12.13.2016

Our daughter's strabismus surgery recovery

You may remember my post from almost a month ago about the eye surgery our little girl was having. She had an outward deviation in both eyes (with the right eye being the worst) that had gone unnoticed to us for nearly six years. I always saw it happen every now and then, she'd be focusing on something and one eye would try to follow the action happening elsewhere.

It got to the point where she was having headaches nearly every day (of course I thought she was just trying to get more headache medicine because who doesn't like white grape?), she could hardly read anything using both her eyes without it blurring (everything was fine with just one eye!) and a whole host of other issues all because her eyes didn't play well together.


So three weeks and five days ago she had surgery to correct her eyes. It was outpatient, only took a mere 30 minutes and she only had to miss two to three days of school as long as she felt OK.

You might remember me doing what I do best ... working myself up about the surgery and counting the minutes until it was over.

Her surgery was scheduled in the morning at 930, woo, we lucked out, she (I) wasn't stuck waiting until the afternoon. We arrived at the hospital at 730 where they promptly changed her into the cutest pair of kiddo scrubs I've ever seen ... that or my daughter is just made to wear scrubs. She looked like she belonged on Grey's Anatomy, the elementary addition.

She was given a coloring book, her hospital ID bracelet and we answered the same questions about 11 times, which, I'm not complaining about because it's just the staff making sure they have ALL the information they could possibly need.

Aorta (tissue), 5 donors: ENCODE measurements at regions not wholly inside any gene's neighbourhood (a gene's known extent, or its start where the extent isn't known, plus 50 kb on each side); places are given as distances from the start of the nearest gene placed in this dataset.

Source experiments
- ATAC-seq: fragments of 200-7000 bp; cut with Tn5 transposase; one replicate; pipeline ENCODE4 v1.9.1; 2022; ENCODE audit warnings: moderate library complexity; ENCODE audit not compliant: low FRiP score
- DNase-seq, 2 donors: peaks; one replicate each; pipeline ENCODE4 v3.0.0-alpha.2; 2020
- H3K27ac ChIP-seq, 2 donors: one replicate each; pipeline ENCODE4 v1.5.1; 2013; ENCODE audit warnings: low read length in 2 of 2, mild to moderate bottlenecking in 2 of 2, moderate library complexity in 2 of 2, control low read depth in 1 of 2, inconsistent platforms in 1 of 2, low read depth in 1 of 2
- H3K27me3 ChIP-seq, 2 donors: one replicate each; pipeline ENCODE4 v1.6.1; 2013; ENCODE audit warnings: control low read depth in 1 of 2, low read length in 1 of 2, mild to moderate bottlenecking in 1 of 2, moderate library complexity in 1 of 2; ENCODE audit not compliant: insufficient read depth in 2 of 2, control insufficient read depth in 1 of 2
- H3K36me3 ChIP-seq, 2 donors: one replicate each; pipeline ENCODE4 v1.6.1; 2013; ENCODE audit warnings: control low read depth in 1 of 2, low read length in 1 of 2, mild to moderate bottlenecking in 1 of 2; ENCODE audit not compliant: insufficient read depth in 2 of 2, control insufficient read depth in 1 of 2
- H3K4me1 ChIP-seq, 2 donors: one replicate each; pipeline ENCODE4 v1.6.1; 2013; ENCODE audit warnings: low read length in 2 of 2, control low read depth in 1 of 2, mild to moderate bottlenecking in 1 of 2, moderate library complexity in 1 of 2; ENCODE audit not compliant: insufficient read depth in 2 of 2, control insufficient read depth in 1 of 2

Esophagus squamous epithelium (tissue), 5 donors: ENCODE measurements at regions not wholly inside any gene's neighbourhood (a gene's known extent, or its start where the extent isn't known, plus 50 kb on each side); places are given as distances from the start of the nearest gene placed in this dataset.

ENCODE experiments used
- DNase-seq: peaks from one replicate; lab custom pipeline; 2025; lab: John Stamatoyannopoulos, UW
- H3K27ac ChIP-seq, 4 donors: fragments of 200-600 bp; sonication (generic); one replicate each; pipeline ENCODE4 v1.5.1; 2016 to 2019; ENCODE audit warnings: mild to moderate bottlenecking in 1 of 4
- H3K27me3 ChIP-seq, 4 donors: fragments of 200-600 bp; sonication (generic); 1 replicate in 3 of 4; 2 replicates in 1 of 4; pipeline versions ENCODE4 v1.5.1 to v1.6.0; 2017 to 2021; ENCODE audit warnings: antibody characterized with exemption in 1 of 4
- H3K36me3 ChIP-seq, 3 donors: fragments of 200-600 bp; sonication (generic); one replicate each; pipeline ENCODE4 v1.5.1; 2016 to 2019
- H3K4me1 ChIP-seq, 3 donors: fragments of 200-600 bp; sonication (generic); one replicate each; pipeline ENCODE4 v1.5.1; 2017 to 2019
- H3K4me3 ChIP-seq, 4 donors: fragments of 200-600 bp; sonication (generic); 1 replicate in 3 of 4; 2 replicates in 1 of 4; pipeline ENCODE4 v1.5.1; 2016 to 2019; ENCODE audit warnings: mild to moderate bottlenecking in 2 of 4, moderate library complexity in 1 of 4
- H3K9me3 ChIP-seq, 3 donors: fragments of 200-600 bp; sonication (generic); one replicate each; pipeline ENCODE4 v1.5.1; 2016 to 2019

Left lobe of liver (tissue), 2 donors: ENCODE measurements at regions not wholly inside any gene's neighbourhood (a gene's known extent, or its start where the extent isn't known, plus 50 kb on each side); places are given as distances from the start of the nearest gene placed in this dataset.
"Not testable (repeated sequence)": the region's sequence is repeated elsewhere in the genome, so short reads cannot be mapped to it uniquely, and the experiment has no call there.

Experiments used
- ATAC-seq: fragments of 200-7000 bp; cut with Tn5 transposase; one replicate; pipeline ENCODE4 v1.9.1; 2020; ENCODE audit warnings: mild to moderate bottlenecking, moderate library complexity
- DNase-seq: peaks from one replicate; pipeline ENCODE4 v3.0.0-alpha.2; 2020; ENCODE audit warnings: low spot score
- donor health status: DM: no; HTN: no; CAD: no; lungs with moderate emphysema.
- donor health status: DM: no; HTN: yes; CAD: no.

We met with the nurse that would care for her in the room, we met with the nurse that would care for her in recovery, we met with her eye surgeon again and we met with the anesthesiologist and his nurse.

They all asked us the same questions five more times, making sure we didn't have a history of allergies, what did she have to eat last and when, what was the surgery she was having and what did we understand about it.

About 20 minutes before it was time to take her back they gave her a liquid medicine to help make her tired and silly.

It took about 10 minutes to kick in, but once it did boy was she goofy. She kept telling us she wanted to live in a house made of candy, but that it would be located inside the stomach of a teddy bear. We were laughing, for once, we felt a little less worried because it was almost here.

And then about five minutes before it was time to take her back she started to get overly anxious, she started to cry and ask us a million questions. She would dose off for two seconds, wake up and ask if the surgery was over. Why did she feel that way? Was the surgery over? Where was that teddy bear she wanted to live in? Was the surgery over?

Finally they arrived and wheeled her back. The doctor told us he would be back in 20-30 minutes to tell us how it went, then, she would wait in recovery for up to an hour to see how she was feeling and let her ease into waking up, then her bed would be wheeled back to us. She'd get a popsicle or slushie, and as long as she could keep that down and her eyes weren't bleeding too badly (you read that right, EYES BLEEDING), she could go home within an hour or so.

So we waited. We paced. We texted friends and family to update them because at least then we weren't counting down the minutes. And suddenly, it was time. Exactly 30 minutes after going into surgery her surgeon was in our room telling us it was a success, she did great, and her eye muscles were easily accessible which made things even smoother.

And there it was. The relief. All the sudden things felt lighter. Things felt ... normal again. The surgery was over! It was a success! It went smoothly! We were done!

Except ... we weren't. Between all my worrying about the surgery itself and her being put to sleep, I didn't bother to worry about what she would be like after. I didn't contemplate how I would feel seeing my six-year-old daughter wheeled back into the room with towels over her eyes to combat swelling, bruising and bleeding. I didn't anticipate seeing her tiny arm taped to a board with an IV and tubes coming out of every which way.